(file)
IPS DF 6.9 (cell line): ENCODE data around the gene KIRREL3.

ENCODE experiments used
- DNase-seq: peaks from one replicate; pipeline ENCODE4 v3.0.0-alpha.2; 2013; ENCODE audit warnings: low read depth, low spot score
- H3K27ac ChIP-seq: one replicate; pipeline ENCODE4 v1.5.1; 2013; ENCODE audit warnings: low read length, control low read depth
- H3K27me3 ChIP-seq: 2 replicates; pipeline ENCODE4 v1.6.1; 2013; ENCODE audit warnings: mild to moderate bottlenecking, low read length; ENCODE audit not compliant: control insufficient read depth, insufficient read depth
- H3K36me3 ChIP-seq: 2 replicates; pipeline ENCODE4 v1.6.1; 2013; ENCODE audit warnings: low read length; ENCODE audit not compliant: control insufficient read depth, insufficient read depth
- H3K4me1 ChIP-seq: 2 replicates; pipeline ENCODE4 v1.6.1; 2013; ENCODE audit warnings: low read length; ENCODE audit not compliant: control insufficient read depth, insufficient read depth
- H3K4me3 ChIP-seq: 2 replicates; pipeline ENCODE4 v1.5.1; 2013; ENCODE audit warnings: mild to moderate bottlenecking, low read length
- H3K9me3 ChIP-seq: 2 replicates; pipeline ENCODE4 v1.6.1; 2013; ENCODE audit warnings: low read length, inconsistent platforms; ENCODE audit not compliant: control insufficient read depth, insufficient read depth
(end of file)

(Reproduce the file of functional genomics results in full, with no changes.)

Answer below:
IPS DF 6.9 (cell line): ENCODE data around the gene KIRREL3.

ENCODE experiments used
- DNase-seq: peaks from one replicate; pipeline ENCODE4 v3.0.0-alpha.2; 2013; ENCODE audit warnings: low read depth, low spot score
- H3K27ac ChIP-seq: one replicate; pipeline ENCODE4 v1.5.1; 2013; ENCODE audit warnings: low read length, control low read depth
- H3K27me3 ChIP-seq: 2 replicates; pipeline ENCODE4 v1.6.1; 2013; ENCODE audit warnings: mild to moderate bottlenecking, low read length; ENCODE audit not compliant: control insufficient read depth, insufficient read depth
- H3K36me3 ChIP-seq: 2 replicates; pipeline ENCODE4 v1.6.1; 2013; ENCODE audit warnings: low read length; ENCODE audit not compliant: control insufficient read depth, insufficient read depth
- H3K4me1 ChIP-seq: 2 replicates; pipeline ENCODE4 v1.6.1; 2013; ENCODE audit warnings: low read length; ENCODE audit not compliant: control insufficient read depth, insufficient read depth
- H3K4me3 ChIP-seq: 2 replicates; pipeline ENCODE4 v1.5.1; 2013; ENCODE audit warnings: mild to moderate bottlenecking, low read length
- H3K9me3 ChIP-seq: 2 replicates; pipeline ENCODE4 v1.6.1; 2013; ENCODE audit warnings: low read length, inconsistent platforms; ENCODE audit not compliant: control insufficient read depth, insufficient read depth